Ctypes is a very interesting python package which lets you import shared object libraries into python and call them directly. I should say that even though this is called ctypes, it can be used just as well to call functions from libraries written in fortran. The only complication is you need to know what a fortran function looks like to C. This is simple everything is a pointer, so if your fortran function would be called as foo(A,N) where A is an array and N is its length, then to call it from C it takes a pointer to an array of doubles and a pointer to an int. The other thing to be aware of is that from C, fortran functions usually have an underscore appended. That is, a fortran function foo would appear as foo from C (this is usually the case but is compiler dependent). Having said this, the following examples are in C.

As an example suppose you write the following simple C program

```
#include <stdio.h>
int sum(double *x,int n)
{
int i;
double counter;
counter = 0;
for(i=0;i<n;i++)
{
counter=counter+x[i];
}
return counter;
}
```

which you want to call from python. First make a shared object library by doing (at the command line)

```
gcc -c sum.c
gcc -shared -o sum.so sum.o
```

Note that on OSX -shared should be replaced by -dynamiclib and sum.so should be called sum.dylib Then you can do

```
from ctypes import *
my_sum=CDLL('sum.so')
a=numpy.array(range(10),dtype=float)
my_sum.sum(a.ctypes.data_as(c_void_p),int(10))
```

Note here that a.ctypes.data as(c void p) returns a ctypes object that is void pointer to the underlying array of a. Note that even though sum takes a double*, as long as we have a pointer to the correct data it doesn’t matter what its type is since it will be automatically cast.

Note that actually there are other ways to pass in the required array of doubles. For example

```
a=(c_double*10)()
for i in range(10):
a[i]=i
my_sum.sum(a,int(10))
```

This example only uses ctypes. Ctypes has wrappers for C data types so for example

```
a=c_double(10.4)
```

would create a ctypes double object which could be passed to a C function. Note that there is a byref function that lets you pass parameters by reference. This is used in the next example. c double*10, is a python object that represents an array of 10 doubles and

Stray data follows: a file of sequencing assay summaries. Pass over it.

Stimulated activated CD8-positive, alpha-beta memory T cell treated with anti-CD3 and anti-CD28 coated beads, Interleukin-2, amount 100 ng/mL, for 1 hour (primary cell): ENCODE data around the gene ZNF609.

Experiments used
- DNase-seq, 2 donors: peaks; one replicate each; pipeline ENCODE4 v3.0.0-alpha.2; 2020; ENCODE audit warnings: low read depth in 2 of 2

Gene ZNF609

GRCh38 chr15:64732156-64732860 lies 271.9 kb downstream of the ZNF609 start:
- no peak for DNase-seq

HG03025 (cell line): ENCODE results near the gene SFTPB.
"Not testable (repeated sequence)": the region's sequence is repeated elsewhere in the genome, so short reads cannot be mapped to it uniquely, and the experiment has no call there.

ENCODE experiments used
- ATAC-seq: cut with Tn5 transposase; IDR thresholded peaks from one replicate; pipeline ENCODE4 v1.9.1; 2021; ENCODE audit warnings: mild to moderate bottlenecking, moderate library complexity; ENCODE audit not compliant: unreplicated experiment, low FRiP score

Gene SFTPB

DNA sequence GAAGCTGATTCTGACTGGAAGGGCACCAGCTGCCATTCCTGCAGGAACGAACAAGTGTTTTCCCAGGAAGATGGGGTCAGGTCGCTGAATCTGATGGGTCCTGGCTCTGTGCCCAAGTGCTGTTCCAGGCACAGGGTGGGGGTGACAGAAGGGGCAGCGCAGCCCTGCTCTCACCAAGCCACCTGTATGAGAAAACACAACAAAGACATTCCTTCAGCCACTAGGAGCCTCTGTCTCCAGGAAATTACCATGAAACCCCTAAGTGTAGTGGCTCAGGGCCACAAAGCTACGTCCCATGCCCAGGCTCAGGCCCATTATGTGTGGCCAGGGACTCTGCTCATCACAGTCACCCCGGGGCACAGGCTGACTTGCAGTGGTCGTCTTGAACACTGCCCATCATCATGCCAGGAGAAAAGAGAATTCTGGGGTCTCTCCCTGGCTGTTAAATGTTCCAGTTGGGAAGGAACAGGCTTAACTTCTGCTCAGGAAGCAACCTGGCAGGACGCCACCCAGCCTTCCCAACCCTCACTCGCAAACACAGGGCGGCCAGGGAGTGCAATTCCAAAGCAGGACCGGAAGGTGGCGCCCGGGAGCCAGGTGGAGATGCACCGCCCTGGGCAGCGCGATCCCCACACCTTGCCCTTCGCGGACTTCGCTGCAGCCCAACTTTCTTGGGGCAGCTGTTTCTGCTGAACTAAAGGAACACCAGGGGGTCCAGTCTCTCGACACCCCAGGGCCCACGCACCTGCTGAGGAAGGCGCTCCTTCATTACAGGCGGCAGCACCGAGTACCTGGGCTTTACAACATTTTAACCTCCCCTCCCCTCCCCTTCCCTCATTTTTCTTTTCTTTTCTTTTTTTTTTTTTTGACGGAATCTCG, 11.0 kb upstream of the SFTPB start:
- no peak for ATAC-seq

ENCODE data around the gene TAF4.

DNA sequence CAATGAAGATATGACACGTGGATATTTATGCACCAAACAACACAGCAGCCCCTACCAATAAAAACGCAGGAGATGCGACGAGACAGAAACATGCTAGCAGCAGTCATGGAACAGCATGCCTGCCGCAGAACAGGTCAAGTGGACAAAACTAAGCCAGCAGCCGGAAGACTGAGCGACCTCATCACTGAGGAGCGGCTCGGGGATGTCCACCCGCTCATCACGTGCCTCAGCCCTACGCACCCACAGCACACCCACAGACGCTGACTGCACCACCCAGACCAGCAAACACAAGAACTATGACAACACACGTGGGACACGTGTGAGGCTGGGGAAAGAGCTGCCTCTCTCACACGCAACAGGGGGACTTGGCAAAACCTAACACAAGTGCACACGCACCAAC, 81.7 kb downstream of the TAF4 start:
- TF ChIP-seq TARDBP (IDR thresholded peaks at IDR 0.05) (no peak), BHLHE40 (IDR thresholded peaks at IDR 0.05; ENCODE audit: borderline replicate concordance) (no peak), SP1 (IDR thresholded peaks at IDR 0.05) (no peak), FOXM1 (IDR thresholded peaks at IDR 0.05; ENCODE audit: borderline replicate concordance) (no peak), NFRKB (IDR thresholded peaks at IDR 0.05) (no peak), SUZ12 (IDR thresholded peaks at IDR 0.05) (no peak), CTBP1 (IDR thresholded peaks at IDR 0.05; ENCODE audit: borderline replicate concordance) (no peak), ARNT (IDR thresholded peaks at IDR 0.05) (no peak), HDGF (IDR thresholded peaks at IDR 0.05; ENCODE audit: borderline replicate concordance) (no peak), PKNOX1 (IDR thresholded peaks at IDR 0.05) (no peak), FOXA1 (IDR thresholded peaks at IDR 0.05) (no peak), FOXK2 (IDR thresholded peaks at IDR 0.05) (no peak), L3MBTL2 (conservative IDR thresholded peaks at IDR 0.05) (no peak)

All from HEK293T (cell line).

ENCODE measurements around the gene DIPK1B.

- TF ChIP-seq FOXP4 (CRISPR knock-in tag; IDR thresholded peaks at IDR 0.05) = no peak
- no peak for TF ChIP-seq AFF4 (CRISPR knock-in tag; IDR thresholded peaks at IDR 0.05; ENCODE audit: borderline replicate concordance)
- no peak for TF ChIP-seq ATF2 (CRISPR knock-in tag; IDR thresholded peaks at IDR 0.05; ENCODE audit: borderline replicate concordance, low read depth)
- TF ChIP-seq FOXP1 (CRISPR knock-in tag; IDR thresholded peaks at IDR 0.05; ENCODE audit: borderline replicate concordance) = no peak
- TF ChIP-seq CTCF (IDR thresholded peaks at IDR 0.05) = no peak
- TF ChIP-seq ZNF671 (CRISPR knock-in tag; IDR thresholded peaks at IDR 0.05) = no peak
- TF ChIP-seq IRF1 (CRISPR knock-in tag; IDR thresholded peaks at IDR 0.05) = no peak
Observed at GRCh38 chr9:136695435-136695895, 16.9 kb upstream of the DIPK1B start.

```
a=(c_double*10)()
```

sets a equal to an array of 10 doubles. I find this method is usually less useful than using numpy arrays when the data is mathematical as numpy arrays are more well integrated into python and sage.

Here is an example of using ctypes to directly call lapack. Note that this will only work if you have a lapack shared object library on your system. Also on linux the file would be liblapack.so and you will probably use dgesv (OSX use CLAPACK hence the lack of the underscore).

```
from ctypes import *
def ctypes_solve(m,b,n):
a=CDLL('/usr/lib/liblapack.dylib')
import numpy
p=(c_int*n)()
size=c_int(n)
ones=c_int(1)
ok=c_int(0)
a.dgesv(byref(size),byref(ones),m.ctypes.data_as(c_void_p),
byref(size),p,b.ctypes.data_as(c_void_p),byref(size),byref(ok))
```

For completeness, let us consider a way to solve the laplace equation using C types. Suppose you have written a simple solver in C and you want to call it from python so you can easily test different boundary conditions. Your C program might look like this.

```
#include <math.h>
#include <stdio.h>
double timestep(double *u,int nx,int ny,double dx,double dy)
{
double tmp, err, diff,dx2,dy2,dnr_inv;
dx2=dx*dx;
dy2=dy*dy;
dnr_inv=0.5/(dx2+dy2);
err = 0.0;
int i,j;
for (i=1; i<nx-1; ++i) {
for (j=1; j<ny-1; ++j) {
tmp = u[i*nx+j];
u[i*nx+j] = ((u[(i-1)*nx+j] + u[(i+1)*nx+j])*dy2 +
(u[i*nx+j-1] + u[i*nx+j+1])*dx2)*dnr_inv;
diff = u[i*nx+j] - tmp;
err += diff*diff;
}
}
return sqrt(err);
}
double solve_in_C(double *u,int nx,int ny,double dx,double dy)
{
double err;
int iter;
iter = 0;
err = 1;
while(iter <10000 && err > 1e-6)
{
err=timestep(u,nx,ny,dx,dy);
iter++;
}
return err;
}
```

We can compile it by running at the command line

```
gcc -c laplace.c
gcc -shared -o laplace.so laplace.o
```

Now in sage (notebook or command line) execute

```
from ctypes import *
laplace=CDLL('/home/jkantor/laplace.so')
laplace.timestep.restype=c_double
laplace.solve_in_C.restype=c_double
import numpy
u=numpy.zeros((51,51),dtype=float)
pi_c=float(pi)
x=numpy.arange(0,pi_c+pi_c/50,pi_c/50,dtype=float)
u[0,:]=numpy.sin(x)
u[50,:]=numpy.sin(x)
def solve(u):
iter =0
err = 2
n=c_int(int(51))
pi_c=float(pi/50)
dx=c_double(pi_c)
while(iter <5000 and err>1e-6):
err=laplace.timestep(u.ctypes.data_as(c_void_p),n,n,dx,dx)
iter+=1
if(iter %50==0):
print((err,iter))
return (u,err,iter)
```

Note the line laplace.timestep.restype=c double. By default ctypes assumes the return values are ints. If they are not you need to tell it by setting restype to the correct return type. If you execute the above code, then solve(u) will solve the system. It is comparable to the weave or fortran solutions taking around .2 seconds. Alternatively you could do

```
n=c_int(int(51))
dx=c_double(float(pi/50))
laplace.solve_in_C(n.ctypes.data_as(c_void_p),n,n,dx,dx)
```

which computes the solution entirely in C. This is very fast. Admittedly we could have had our fortran or weave routines do the entire solution at the C/Fortran level and we would have the same speed.

As I said earlier you can just as easily call a shared object library that is written in Fortran using ctypes. The key point is it must be a shared object library and all fortran arguments are passed by reference, that is as pointers or using byref. Also even though we used very simple data types, it is possible to deal with more complicated C structures. For this and more about ctypes see http://python.net/crew/theller/ctypes/